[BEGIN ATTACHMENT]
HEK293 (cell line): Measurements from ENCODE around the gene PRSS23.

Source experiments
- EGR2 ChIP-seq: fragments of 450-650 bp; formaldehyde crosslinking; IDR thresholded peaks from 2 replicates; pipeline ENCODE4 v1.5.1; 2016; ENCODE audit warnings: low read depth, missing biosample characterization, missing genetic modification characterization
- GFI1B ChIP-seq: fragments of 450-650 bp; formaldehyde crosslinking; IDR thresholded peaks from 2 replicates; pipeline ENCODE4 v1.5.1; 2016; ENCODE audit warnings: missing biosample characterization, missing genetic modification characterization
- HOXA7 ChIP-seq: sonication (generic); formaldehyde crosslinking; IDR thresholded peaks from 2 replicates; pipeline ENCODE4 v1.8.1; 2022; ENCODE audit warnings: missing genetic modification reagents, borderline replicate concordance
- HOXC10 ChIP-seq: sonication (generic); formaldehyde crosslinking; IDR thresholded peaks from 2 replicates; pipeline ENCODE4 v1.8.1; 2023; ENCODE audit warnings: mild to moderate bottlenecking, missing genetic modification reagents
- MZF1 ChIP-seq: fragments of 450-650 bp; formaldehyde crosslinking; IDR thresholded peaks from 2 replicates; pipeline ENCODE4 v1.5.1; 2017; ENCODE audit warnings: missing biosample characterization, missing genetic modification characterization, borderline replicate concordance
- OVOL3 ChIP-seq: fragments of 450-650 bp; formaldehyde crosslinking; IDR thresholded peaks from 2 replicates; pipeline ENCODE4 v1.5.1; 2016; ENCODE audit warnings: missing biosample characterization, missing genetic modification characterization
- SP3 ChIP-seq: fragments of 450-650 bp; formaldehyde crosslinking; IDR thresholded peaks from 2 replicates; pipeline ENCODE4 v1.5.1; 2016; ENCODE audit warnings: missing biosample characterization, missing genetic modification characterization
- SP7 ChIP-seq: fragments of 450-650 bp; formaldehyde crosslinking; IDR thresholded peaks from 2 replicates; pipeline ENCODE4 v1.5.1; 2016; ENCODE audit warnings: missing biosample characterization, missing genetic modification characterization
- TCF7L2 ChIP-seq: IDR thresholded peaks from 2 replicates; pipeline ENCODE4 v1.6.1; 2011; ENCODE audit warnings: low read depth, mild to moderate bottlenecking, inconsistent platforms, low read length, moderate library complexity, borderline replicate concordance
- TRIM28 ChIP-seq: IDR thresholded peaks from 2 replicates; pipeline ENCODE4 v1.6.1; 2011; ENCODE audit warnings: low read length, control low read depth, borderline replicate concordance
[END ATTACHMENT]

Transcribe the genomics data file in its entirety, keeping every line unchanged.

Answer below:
HEK293 (cell line): Measurements from ENCODE around the gene PRSS23.

Source experiments
- EGR2 ChIP-seq: fragments of 450-650 bp; formaldehyde crosslinking; IDR thresholded peaks from 2 replicates; pipeline ENCODE4 v1.5.1; 2016; ENCODE audit warnings: low read depth, missing biosample characterization, missing genetic modification characterization
- GFI1B ChIP-seq: fragments of 450-650 bp; formaldehyde crosslinking; IDR thresholded peaks from 2 replicates; pipeline ENCODE4 v1.5.1; 2016; ENCODE audit warnings: missing biosample characterization, missing genetic modification characterization
- HOXA7 ChIP-seq: sonication (generic); formaldehyde crosslinking; IDR thresholded peaks from 2 replicates; pipeline ENCODE4 v1.8.1; 2022; ENCODE audit warnings: missing genetic modification reagents, borderline replicate concordance
- HOXC10 ChIP-seq: sonication (generic); formaldehyde crosslinking; IDR thresholded peaks from 2 replicates; pipeline ENCODE4 v1.8.1; 2023; ENCODE audit warnings: mild to moderate bottlenecking, missing genetic modification reagents
- MZF1 ChIP-seq: fragments of 450-650 bp; formaldehyde crosslinking; IDR thresholded peaks from 2 replicates; pipeline ENCODE4 v1.5.1; 2017; ENCODE audit warnings: missing biosample characterization, missing genetic modification characterization, borderline replicate concordance
- OVOL3 ChIP-seq: fragments of 450-650 bp; formaldehyde crosslinking; IDR thresholded peaks from 2 replicates; pipeline ENCODE4 v1.5.1; 2016; ENCODE audit warnings: missing biosample characterization, missing genetic modification characterization
- SP3 ChIP-seq: fragments of 450-650 bp; formaldehyde crosslinking; IDR thresholded peaks from 2 replicates; pipeline ENCODE4 v1.5.1; 2016; ENCODE audit warnings: missing biosample characterization, missing genetic modification characterization
- SP7 ChIP-seq: fragments of 450-650 bp; formaldehyde crosslinking; IDR thresholded peaks from 2 replicates; pipeline ENCODE4 v1.5.1; 2016; ENCODE audit warnings: missing biosample characterization, missing genetic modification characterization
- TCF7L2 ChIP-seq: IDR thresholded peaks from 2 replicates; pipeline ENCODE4 v1.6.1; 2011; ENCODE audit warnings: low read depth, mild to moderate bottlenecking, inconsistent platforms, low read length, moderate library complexity, borderline replicate concordance
- TRIM28 ChIP-seq: IDR thresholded peaks from 2 replicates; pipeline ENCODE4 v1.6.1; 2011; ENCODE audit warnings: low read length, control low read depth, borderline replicate concordance